The one-day festival takes place at the Ulster Folk Museum in County Down
A one-day festival at the Ulster Folk Museum showcasing the untold stories and experiences of rural LGBTQ + communities.
The Bona Palooza Festival, which began Saturday, invites historians, artists and storytellers who have an insight into the countryside’s relationship with gender and sexual minorities over the years.
Bona Palooza translates as “good gathering” with “bona” derived from Polari – centuries-old slang used by some gay subcultures.
The one-day microfestival at County Down museum is part of National Museums NI’s broader commitment to inclusiveness and diversity.
Thomas Wells, Creative Programmer at National Museums NI, said: “The Ulster Folk Museum represents a very special period in NI’s history, that period was before decriminalization. .
“The attitude of LGBTQ + people in rural communities must have been incredibly isolating, so it was right to start talking about LGBTQ + experiences on this website.”
Image source, Ulster Folk Museum
The microfestival will take place at the Ulster Folk Museum, Cultra
Dr. Maurice Casey, a research fellow at Queen’s University in Belfast, uses letters, photos and genealogical sources to reconstruct the hidden stories of homosexual men and women in the early 20th century in Ulster.
Dr. Casey said he was “delighted” to be able to attend an event that “offers members the opportunity to share their experiences with people who may not know much about the sexual and gender minorities living here.”
“Rural Northern Ireland has always been home to people from the LGBTQ + community, but unfortunately for centuries we have been forgotten due to discrimination and even criminalization.
“Many rural LGBTQ people may travel to places like Belfast, Dublin and London to find more tolerant social spaces. However, the often closely related nature of rural communities can also foster an unexpected atmosphere of acceptance.
“It’s important to admit that whether in the city or the country, male homosexual acts were criminalized until 1982 in Northern Ireland and until 1993 in the Republic of Ireland,” he said.
“What really interests me are these important stories yet to be told about how people found little moments of acceptance and romance in eras that we might initially consider a dark time for LGBTQ people, such as the beginning of the 20th century.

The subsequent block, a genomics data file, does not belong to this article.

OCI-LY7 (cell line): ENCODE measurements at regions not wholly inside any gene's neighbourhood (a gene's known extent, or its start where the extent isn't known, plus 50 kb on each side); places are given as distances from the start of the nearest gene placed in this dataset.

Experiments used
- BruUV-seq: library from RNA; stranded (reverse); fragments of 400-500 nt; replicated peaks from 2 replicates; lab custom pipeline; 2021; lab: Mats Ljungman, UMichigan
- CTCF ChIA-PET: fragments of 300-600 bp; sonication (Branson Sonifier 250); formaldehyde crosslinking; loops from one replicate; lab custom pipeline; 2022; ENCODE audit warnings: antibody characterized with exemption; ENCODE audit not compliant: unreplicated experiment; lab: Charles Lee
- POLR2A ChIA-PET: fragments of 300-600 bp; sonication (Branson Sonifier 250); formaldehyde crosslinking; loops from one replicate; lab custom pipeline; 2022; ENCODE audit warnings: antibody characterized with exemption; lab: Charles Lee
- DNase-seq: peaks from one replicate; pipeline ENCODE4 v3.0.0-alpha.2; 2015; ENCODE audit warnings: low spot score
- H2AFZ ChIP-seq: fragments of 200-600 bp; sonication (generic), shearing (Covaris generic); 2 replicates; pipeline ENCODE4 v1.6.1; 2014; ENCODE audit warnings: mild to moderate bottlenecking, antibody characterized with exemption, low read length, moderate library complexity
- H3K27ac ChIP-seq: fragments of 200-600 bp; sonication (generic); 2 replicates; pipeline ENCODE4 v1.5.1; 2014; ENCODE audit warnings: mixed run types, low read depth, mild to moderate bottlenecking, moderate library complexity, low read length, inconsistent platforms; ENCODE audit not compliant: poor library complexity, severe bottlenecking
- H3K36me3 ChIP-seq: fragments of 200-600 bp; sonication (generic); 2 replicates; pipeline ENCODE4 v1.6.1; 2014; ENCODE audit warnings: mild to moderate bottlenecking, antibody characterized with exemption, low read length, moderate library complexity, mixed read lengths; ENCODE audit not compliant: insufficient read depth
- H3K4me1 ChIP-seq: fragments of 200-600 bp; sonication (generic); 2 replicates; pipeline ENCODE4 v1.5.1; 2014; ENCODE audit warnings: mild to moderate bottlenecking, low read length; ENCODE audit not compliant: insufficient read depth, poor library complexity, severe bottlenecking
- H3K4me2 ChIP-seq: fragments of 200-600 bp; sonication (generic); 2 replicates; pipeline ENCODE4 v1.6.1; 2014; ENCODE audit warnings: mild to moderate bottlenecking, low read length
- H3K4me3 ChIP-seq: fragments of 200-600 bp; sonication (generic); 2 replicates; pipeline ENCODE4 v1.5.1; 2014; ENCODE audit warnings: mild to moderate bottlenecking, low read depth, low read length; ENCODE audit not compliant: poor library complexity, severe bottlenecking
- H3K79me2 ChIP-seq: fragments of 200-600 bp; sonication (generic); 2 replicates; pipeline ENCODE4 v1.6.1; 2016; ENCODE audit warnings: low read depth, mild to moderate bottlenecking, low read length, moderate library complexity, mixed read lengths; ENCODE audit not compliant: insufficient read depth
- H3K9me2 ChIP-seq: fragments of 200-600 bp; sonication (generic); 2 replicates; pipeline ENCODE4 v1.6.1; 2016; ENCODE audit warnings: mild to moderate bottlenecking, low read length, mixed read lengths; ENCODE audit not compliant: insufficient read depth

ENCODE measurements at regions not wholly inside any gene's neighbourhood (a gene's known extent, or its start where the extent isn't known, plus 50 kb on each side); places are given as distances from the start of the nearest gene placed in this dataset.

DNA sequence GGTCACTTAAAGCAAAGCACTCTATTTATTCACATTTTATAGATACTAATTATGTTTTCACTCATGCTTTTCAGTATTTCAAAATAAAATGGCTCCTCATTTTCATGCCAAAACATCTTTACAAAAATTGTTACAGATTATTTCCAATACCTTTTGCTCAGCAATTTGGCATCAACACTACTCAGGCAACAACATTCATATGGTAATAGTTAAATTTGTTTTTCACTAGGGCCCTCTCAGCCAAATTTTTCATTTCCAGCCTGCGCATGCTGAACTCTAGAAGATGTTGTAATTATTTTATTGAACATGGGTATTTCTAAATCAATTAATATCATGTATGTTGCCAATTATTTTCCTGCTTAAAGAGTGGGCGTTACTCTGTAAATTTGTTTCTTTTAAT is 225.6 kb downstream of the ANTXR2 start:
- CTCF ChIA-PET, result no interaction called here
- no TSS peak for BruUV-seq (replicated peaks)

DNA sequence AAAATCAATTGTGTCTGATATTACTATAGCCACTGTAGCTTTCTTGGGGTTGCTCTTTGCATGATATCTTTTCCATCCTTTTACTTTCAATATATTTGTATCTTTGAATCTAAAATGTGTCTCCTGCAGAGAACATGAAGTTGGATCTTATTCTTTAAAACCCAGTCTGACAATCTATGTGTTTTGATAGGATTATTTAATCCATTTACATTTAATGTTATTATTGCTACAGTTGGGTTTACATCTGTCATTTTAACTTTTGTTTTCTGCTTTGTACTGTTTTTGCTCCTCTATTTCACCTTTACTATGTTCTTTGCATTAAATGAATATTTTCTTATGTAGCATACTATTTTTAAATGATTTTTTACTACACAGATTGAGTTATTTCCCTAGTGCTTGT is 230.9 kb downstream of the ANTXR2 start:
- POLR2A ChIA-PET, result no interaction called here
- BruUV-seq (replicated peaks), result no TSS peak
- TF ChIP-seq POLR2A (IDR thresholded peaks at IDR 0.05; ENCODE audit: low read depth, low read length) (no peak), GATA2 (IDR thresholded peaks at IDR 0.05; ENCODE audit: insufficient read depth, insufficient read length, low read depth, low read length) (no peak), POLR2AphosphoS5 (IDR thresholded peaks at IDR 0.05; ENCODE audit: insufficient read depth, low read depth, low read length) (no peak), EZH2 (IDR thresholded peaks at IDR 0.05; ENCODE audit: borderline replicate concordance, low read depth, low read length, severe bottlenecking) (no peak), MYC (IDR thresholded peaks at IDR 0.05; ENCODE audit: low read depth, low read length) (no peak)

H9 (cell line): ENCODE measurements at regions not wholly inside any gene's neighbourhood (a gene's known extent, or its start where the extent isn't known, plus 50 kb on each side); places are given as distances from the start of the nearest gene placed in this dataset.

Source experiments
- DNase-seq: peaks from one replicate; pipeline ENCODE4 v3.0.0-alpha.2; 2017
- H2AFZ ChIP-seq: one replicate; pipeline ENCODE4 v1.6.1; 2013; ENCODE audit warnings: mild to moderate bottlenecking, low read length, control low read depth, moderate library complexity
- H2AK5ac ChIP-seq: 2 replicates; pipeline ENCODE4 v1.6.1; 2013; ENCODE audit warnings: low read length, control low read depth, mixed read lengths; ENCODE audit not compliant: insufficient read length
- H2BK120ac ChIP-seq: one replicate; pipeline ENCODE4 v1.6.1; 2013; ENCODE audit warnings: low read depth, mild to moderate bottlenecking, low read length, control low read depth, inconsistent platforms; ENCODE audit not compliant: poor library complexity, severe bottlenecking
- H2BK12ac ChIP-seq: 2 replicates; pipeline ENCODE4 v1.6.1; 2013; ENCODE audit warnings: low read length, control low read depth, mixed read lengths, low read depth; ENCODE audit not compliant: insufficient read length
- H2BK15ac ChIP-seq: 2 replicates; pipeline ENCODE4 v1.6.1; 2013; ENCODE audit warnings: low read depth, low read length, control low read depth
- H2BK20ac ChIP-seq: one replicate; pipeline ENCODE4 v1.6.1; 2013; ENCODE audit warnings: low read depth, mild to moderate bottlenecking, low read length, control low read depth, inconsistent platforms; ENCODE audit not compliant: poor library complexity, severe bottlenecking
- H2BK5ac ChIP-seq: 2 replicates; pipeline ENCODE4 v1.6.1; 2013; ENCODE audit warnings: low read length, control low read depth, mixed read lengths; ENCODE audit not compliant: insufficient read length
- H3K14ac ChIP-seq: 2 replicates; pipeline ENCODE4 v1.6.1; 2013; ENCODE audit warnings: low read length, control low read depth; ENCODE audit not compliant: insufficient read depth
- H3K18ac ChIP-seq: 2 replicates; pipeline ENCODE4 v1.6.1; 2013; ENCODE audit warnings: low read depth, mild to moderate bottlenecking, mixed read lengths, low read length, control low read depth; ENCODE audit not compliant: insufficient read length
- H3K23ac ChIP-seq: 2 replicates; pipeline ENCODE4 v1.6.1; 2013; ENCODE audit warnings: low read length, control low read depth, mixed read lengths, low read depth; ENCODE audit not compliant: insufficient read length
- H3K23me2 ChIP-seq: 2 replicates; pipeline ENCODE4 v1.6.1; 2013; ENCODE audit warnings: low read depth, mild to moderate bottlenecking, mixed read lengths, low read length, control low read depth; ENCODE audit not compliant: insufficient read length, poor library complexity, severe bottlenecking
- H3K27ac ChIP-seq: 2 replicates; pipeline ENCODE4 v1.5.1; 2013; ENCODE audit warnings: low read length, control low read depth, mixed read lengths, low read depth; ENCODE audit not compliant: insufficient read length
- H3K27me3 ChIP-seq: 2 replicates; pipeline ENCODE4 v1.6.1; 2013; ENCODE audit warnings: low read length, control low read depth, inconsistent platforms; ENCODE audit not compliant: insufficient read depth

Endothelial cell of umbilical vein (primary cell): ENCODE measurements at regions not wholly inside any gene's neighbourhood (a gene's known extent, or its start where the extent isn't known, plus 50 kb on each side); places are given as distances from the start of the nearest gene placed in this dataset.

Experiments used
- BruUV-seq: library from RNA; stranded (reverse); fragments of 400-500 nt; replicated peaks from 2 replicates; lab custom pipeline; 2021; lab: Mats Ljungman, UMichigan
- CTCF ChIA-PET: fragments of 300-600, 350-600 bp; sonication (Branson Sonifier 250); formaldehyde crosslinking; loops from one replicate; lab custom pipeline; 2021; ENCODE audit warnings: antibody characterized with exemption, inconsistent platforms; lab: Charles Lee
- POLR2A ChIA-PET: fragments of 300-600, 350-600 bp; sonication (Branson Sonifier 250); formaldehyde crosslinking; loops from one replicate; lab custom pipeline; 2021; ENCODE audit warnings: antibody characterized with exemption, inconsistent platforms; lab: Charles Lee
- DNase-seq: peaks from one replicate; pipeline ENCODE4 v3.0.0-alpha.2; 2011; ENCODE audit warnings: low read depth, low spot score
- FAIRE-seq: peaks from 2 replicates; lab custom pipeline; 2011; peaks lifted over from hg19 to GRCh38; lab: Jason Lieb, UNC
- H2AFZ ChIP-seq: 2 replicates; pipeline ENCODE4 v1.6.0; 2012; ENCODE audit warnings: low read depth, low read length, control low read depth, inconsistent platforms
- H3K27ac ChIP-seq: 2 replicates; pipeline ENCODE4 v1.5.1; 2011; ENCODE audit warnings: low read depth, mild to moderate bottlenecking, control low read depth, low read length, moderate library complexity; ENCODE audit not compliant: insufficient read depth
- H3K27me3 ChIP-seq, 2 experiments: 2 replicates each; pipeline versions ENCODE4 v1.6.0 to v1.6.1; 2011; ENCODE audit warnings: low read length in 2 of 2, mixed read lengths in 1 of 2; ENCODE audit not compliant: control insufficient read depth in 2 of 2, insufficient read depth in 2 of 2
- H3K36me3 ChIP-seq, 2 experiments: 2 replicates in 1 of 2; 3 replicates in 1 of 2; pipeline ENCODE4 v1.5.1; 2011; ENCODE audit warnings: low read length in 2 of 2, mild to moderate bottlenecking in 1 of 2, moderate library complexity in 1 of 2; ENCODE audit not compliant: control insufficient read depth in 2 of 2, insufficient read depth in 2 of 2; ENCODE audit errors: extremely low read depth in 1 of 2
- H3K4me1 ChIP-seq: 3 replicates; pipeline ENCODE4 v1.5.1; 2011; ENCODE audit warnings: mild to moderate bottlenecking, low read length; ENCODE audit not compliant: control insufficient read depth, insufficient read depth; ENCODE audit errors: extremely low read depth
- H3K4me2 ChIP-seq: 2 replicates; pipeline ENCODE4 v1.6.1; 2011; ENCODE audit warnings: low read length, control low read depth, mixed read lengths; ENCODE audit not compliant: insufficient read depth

“My presentation will focus on a group of LGBTQ people associated with rural Ulster who lived with extraordinary openness from the 1890s to the 1920s.”
Image Source, Havelock Ellis Papers / Chancellor Dublin
Lily Kirkpatrick (left) and Gavin Arthur (right) lived with remarkable openness despite their ties to rural Ulster.
Among them is Lily Kirkpatrick, the daughter of a Presbyterian pastor from Crossgar, Co. Down, who met her great love writer Edith Ellis in Cornwall in the 1890s.
Also included is Gavin Arthur, grandson of US President Chester Arthur, whose roots were from Cullybackey, County Antrim. Gavin Arthur came to Ireland in the 1920s in search of a “sexual and political revolution”.
Arthur’s story includes acting roles, astrology, interior design for Jacqueline Kennedy, a commitment to Irish Republicanism, and an affair with gay rights activist and socialist Edward Carpenter.
‘Drastic change of attitude’
Research by The Rainbow Project suggested that LGBTQ + people living in rural areas experienced worse outcomes than those in urban areas. See the article : Magic Johnson on learning to accept his gay son: ‘He changed me’.
The study found that rural communities used specialist services less frequently, experienced depression more frequently, and experienced problems at school more often.
The charity reported that progress has been made in recent years as the number of LGBTQ + people returning to rural life has increased, and local Pride events show increasing visibility and diversity in rural communities.
Based in Cookstown, Tyrone County, Mid Ulster Pride was founded in 2019.
Mid Ulster Pride’s Jake Turkington said it was partly due to increased digital connectivity.
“Ten years ago, the conversation about LGBTQ + identity was limited. Even those of us who have been fortunate enough to avoid feelings of shame and slander have tried to understand our identity as children and without support.
“State education has failed most LGBTQ + youth in the countryside, so we looked for an online connection and community,” they said.
“What can be seen as a drastic shift in mindset has happened in many, if not all, towns in the middle of Ulster. Now more than ever, we see people realizing that we’ve always been around and never had a choice of who we are, ”they added.
Image source, Ceramics from the Preaching House
Peter Surginor will conduct a ceramics workshop during this event.
Peter Surginor, a ceramist from Killough, Co. Down, conducts a workshop at the event. His work deals with male and female influences presented in a different context.
“There has definitely been a change, there have always been gays in the countryside, now people can live in a more open way,” he said.
“I think a lot of gay culture is centered around cities, when people left, they had to run and leave … It’s safer now, they’re not being removed.”
He says his family is “like any other” because they take on “normal, mundane tasks” in the community.
“Every week is not a week of pride … [Events like this] show people in the most ordinary way … This journey must continue, there can always be a withdrawal of rights, as we have seen elsewhere,” added.